In my last post, I questioned whether the Republicans have the courage to do what needs to be done with healthcare. Let’s talk specifics.
In an ideal world, everyone would purchase private health insurance to cover large, unforeseen medical expenses, and budget accordingly to pay for routine visits to the doctor. Those who genuinely cannot afford a basic policy would pay what they can, with government help in the equation. Insurance companies would be prohibited from dropping customers just because they get sick, so pre-existing issues would be a non-issue.
But we live in a different world. Healthcare is seen by many as a right without regard to cost. Unlike other forms of insurance that are purchased to protect against disasters, health “insurance” is considered insufficient if it doesn’t cover routine medical visits and prescriptions. This is a huge misnomer because insurance (by definition) is only intended to address the unexpected.
Our warped view of healthcare has created serious problems. EMTALA already guarantees “catastrophic care” for those who cannot pay for it, so why should low income Americans purchase their own? Over-regulation makes is almost impossible for consumers to handle routine medical issues efficiently. With co-pays embedded into every visit to the doctor, consumers have no incentive to shop around for the best deal. And billions are spent managing endless paperwork.
Obamacare has further distorted our collective notion of healthcare by over-subsidizing costs, requiring Americans to purchase insurance, while also requiring them to choose from a limited array of plans. Moreover, those who ignore the mandate and pay the “fine” instead need not worry; they can obtain coverage after they get sick from providers who cannot turn them away. Obamacare defenders demand that reform plans reinforce this monstrosity. Most Republicans aren’t addressing this head on.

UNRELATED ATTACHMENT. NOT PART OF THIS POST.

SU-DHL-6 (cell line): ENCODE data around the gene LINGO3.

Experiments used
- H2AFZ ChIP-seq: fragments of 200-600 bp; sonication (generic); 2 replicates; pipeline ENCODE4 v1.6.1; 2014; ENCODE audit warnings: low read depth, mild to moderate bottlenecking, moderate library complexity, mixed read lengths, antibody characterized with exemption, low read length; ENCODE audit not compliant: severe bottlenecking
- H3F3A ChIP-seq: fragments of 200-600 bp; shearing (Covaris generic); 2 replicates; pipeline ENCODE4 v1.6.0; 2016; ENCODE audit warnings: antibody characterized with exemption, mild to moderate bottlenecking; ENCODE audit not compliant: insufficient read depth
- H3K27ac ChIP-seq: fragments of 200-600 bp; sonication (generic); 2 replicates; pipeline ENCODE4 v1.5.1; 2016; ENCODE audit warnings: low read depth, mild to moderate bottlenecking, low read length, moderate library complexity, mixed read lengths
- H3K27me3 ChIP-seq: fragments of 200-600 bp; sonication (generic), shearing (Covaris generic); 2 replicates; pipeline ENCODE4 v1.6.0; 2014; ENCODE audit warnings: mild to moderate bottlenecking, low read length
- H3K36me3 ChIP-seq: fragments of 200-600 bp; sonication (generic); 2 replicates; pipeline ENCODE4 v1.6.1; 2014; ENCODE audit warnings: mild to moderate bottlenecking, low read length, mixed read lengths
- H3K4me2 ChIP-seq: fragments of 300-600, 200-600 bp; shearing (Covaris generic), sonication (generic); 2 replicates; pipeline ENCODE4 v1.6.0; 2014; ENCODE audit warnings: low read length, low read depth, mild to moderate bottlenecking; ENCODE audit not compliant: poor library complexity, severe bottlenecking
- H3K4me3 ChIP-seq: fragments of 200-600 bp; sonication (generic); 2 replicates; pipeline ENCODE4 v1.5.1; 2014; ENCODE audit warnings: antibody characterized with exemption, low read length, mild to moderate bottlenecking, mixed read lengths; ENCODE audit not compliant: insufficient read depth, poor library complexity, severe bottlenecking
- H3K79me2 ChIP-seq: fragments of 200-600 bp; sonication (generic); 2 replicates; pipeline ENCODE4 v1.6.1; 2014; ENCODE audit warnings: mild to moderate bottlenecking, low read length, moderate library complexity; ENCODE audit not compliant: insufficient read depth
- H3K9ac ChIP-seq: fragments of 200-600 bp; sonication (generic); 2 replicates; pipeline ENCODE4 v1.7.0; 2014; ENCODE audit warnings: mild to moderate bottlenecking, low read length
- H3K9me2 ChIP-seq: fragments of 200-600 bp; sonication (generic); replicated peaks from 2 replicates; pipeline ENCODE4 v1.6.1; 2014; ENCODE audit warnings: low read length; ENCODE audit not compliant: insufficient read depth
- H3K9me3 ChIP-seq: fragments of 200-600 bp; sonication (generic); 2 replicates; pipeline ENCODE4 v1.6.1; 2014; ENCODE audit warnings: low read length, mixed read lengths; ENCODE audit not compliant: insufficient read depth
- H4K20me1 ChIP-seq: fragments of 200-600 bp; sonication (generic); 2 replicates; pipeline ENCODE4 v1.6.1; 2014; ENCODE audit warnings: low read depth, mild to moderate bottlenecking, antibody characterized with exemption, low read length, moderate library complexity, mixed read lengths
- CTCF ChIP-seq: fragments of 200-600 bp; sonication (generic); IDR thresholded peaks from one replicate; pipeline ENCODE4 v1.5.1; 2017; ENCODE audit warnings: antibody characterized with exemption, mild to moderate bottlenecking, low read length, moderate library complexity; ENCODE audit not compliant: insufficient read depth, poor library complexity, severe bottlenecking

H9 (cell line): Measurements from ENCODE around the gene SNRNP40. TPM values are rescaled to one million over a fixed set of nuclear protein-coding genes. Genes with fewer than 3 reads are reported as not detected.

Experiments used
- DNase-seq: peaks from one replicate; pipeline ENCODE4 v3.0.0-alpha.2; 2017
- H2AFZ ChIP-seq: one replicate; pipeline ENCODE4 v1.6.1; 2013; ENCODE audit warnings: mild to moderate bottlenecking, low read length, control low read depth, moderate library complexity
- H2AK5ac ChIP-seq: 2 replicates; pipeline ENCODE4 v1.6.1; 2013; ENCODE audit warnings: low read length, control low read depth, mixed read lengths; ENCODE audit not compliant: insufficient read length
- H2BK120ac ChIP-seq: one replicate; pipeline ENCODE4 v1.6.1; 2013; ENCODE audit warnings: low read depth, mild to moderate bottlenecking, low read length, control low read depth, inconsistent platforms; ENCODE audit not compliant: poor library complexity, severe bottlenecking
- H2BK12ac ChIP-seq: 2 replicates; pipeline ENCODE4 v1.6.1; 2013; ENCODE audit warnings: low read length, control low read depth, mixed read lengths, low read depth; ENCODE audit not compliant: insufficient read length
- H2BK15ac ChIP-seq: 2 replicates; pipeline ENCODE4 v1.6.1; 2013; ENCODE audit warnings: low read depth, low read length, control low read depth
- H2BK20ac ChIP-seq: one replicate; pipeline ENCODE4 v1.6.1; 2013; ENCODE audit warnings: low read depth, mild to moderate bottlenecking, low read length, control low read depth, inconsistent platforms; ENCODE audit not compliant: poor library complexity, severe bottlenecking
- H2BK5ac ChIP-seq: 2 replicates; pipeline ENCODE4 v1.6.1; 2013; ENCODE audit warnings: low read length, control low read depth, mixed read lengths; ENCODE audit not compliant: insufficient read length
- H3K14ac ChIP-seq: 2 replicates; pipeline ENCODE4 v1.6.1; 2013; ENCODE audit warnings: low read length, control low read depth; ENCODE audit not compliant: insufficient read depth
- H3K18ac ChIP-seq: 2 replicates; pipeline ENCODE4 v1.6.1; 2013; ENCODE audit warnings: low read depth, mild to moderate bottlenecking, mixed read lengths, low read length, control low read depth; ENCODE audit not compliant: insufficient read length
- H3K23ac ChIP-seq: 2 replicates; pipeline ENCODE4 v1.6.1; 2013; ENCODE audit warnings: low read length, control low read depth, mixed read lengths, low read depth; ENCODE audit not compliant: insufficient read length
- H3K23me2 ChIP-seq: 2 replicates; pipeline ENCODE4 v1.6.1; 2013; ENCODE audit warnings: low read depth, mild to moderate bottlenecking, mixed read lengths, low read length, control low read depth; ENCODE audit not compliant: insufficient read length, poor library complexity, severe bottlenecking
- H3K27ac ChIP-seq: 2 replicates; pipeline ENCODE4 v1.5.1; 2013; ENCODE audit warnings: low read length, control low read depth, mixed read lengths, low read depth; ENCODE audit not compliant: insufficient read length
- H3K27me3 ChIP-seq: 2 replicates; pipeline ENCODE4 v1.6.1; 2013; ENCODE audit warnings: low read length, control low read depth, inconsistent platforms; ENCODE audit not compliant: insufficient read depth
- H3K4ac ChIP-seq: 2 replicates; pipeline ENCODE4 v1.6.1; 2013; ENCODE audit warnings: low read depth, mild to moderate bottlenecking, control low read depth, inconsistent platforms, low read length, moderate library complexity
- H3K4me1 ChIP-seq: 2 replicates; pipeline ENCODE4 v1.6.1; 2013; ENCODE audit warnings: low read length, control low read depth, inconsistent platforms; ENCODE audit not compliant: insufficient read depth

Of course, we need to be realistic. There’s no way we will create an ideal system from where we are now. However, choosing the right kind of reform can be a huge step in that direction. Assuming we can’t rid ourselves of the income tax, here’s are a few basic steps that can be taken within the current system.
1. Repeal Obamacare but allow Healthcare.gov to continue without additional subsidies. It will die on its own as providers and consumers drop out.
2. Permit providers to offer catastrophic, “bare bones” plans, and permit consumers to purchase policies across state lines. Without co-pays governing every medical situation, costs and premiums for such plans will be much lower. This allows everyone to get a policy that does what insurance is supposed to do—take care of emergencies.
3. Replace the tax deduction for healthcare premiums with a direct write-off in an amount that would cover a catastrophic plan for most Americans. This creates an incentive for everyone to get a basic policy. There would be no mandate to purchase a policy, but not doing so means that you would forego the write-off.4. Create a high-risk pool to subsidize the cost of insurance for Americans whose current state of health prohibits them from purchasing a basic policy.
There are other good ideas as well, but by taking these steps, everyone will have access to a private, catastrophic health insurance plan. Those who do not purchase more extensive plans will be required to budget for routine health issues, with local health departments providing basic services to the poor.
Opponents would counter my argument by contending that the poor won’t have the same options as everyone else and simply won’t make routine trips to the doctor without low co-pays built into the policy. But insisting that policies cover regular doctor visits raises costs. If a large percentage of Americans had (catastrophic) insurance without co-pay features, then providers would respond by offering more basic, low-cost options. Changing the entire incentive structure for providers and patients is necessary to make this happen.
Government subsidies will be required if the truly needy are to obtain insurance, but this can be managed if we are willing to institute real reforms. I’m just not sure most Republicans are willing to do so.